Best Scotch and Cigar Pairings
The art of pairing a cigar can be as simple or as complex as you want it to be. It could be as easy as smoking a cigar you like with a drink you like and calling it a day.
It also could be an in-depth experience in which you carefully match up the flavor profiles and overall characteristics of the cigar with the drink in great detail. There are no losers in the pairing game, as long as you are enjoying yourself.
However, for the connoisseur looking to truly optimize their experience, examining the details of each item can take your pairing to the next level. This is what our pairing articles are written for, to help heighten the experience.
For this particular pairing, we are looking at one of the most distinguished and beloved pairing partners for a cigar — scotch whiskey. And of course, we have put together a great sampler for you to purchase below.
Scotch and Cigar Pairings Explained
For centuries, scotch has been the drink of the connoisseur. Its history, pedigree, and prestige have made it not only the beverage of choice for high society but also a natural partner for a fine cigar.
Scotch is among the most popular pairing whiskeys for a cigar. This is due to the similarities in their flavors, characteristics, and overall style.
Today, we are going to look at a wide variety of top-notch cigar and scotch pairings, so stay with us and find our most recommended cigar and scotch pairings.
Famous Black Grouse and the Dunbarton Sobremesa
This is what I like to call the connoisseur’s choice. Famous Black Grouse may not have the name notoriety of other scotch whiskeys, but true scotch drinks know it well. It is actually among the most ordered scotches in its homeland, Scotland.
The Famous Grouse is a blended tipple that is a mixture of single malt scotch from The Highland Park and The McCallan. It is perfectly balanced and combines the slight peat flavor of the Highland Park with the fruity and sweet taste of the McCallan.
For this, I went with the original Sobremesa from Steve Saka and his team at Dunbarton Tobacco and Trust. This is another connoisseur’s choice, a favorite among experienced cigar smokers. It is a solid medium-full bodied smoke with rich flavors and a smooth aroma. The Scotch drinker’s scotch deserves the cigar smoker’s cigar.
Oban 14 and Henry Clay War Hawk
Like cigars, Scotch tastes and characteristics vary depending on the region and manufacturer. Take Oban, for instance. Oban is one of the premier Scotches to come out of the Highland region of Scotland.
Distillers from the Highlands tend to be rich, sweet and incredibly flavorful. That is exactly what you get with the Oban 14. It is medium in body and is rich and sweet, with a slight smoky undertone.
In this pairing, I went for something with similar flavor notes, but slightly less strong, so as not to overpower the whiskey. The 93 rated Henry Clay War Hawk proved a perfect match. Its broadleaf binder combined with a smooth Ecuadorian Connecticut wrapper makes for a rich, slightly sweet, and smooth cigar.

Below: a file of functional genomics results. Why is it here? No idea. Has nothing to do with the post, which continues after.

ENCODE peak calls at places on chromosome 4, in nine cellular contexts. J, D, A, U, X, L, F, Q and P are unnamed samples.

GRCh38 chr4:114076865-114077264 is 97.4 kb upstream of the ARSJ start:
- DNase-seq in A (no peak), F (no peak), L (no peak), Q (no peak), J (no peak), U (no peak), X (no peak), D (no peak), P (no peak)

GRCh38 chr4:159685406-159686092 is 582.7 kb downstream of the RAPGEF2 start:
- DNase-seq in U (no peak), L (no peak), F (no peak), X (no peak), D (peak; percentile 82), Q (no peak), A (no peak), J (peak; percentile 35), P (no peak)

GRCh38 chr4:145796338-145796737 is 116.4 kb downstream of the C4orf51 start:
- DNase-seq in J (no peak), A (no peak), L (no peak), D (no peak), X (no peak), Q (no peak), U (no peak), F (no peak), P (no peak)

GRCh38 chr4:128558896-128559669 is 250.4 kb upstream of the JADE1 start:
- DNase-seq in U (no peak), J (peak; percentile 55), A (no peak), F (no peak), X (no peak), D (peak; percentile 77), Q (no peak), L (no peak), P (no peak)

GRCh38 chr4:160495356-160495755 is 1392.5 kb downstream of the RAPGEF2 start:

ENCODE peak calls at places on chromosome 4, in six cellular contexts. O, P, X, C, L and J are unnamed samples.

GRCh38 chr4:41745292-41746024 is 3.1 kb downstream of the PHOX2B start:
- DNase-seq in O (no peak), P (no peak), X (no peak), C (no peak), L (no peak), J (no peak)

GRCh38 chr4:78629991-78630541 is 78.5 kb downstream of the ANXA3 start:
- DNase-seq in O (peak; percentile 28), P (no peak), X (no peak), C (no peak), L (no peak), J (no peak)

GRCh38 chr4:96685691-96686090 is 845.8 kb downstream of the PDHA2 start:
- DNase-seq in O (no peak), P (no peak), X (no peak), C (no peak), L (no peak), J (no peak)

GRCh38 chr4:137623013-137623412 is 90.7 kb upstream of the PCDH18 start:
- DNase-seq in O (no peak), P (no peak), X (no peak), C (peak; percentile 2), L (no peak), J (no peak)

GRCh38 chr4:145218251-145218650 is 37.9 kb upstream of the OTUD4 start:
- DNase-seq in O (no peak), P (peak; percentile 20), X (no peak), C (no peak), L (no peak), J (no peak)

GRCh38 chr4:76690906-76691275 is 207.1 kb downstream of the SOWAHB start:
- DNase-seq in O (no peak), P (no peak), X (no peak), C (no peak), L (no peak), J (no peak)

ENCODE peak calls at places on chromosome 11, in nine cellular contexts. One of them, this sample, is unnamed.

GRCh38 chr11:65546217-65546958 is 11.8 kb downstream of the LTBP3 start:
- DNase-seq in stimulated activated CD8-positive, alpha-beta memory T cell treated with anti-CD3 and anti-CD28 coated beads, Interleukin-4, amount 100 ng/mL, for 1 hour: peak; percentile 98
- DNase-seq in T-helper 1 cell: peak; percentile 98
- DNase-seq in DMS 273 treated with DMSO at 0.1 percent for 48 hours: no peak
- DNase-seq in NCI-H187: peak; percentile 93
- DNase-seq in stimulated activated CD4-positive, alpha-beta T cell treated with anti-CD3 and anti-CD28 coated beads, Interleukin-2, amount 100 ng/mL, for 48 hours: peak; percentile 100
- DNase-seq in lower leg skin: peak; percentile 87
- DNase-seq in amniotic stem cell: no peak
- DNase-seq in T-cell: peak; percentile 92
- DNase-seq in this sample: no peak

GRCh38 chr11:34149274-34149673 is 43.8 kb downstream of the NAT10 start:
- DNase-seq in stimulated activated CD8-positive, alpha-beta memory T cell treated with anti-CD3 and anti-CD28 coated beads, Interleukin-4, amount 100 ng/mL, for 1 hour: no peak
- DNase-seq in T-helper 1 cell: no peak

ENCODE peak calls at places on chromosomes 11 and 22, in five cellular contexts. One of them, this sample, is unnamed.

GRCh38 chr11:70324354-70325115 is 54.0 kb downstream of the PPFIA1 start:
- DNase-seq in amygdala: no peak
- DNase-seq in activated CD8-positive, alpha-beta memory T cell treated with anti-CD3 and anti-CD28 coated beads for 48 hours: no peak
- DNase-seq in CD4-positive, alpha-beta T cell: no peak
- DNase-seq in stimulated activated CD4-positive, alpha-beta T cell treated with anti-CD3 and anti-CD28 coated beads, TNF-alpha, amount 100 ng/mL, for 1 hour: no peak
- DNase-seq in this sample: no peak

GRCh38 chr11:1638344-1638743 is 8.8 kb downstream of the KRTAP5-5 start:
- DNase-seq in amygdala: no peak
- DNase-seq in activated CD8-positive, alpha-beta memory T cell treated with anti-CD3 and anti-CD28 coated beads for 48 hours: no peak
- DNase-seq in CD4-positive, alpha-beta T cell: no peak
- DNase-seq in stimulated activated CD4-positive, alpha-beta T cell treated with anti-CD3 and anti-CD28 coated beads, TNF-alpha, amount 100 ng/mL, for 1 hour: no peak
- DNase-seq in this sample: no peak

Glenlivet 18 and an Ashton Maduro
Glenlivet is the gold standard for premium, single malt scotch. It hails from the Speyside region of Scotland, which is renowned for the quality and abundance of its natural water.
The Glenlivet 18, one of the most acclaimed single malts in the world, is in my mind one of the best scotches you will ever try. It is light and smooth in body but rich and sweet in flavor with a hint of chocolate, nuts, and leather.
For a pairing, I wanted something that emulated the smooth characteristics, as well as that natural sweetness. I went with one of my first loves, the Ashton Aged Maduro.
This is the perfect example of a dark cigar that is mellow in body. Rich notes of coffee and chocolate combine with a creamy and smooth aroma to create a well-balanced and delicious pairing.
High West Campfire and Oliva Serie V Melanio
The keyword for this pairing is simply complexity. I have paired two of the most unique, flavorful, and complex products to offer you a roller coaster of an experience. Starting with the whiskey, we have the Campfire from High West.
This unique whiskey is actually a triple blend of straight rye, straight bourbon, and blended malt Scotch whisky. It may be one of the first drinks of its kind. It is amazingly complex that starts off sweet, peaks with a spice, and then ends smooth and smoky.
When I think of complexity and flavor changers, I immediately think of the Oliva Serie V Melanio. The spice from the Ecuador Habano starts off intense but is eventually supplanted by a distinct leather and sweet note from the Jalapa tobaccos.
Each puff offers something different, as does each sip of the High West. Buckle up for this one, folks.
Yamazaki and Arturo Fuente Don Carlos
For the past decade or so, the Japanese malt whiskey industry has been a thorn in Scotland’s side.
While it cannot technically be called scotch, because it needs to be made in Scotland, distillers like Yamazaki has won best Malt Whiskey awards for several years and beating Scotland at a game it invented.
Now, while I will always have a love and affection for the original, I have to say the Yamazaki is absolutely delicious. It is smooth but with rich characteristics such as wood, leather, and earth with a slightly nutty undertone.
While sipping the whiskey, there was one tobacco that I knew would pair perfectly… Cameroon. So, I went the high end and legendary Arturo Fuente Don Carlos.
Its aged Dominican tobaccos give it a smooth yet nutty center, while its toothy Cameroon wrapper adds in touches of leather, a slight spice, and oak.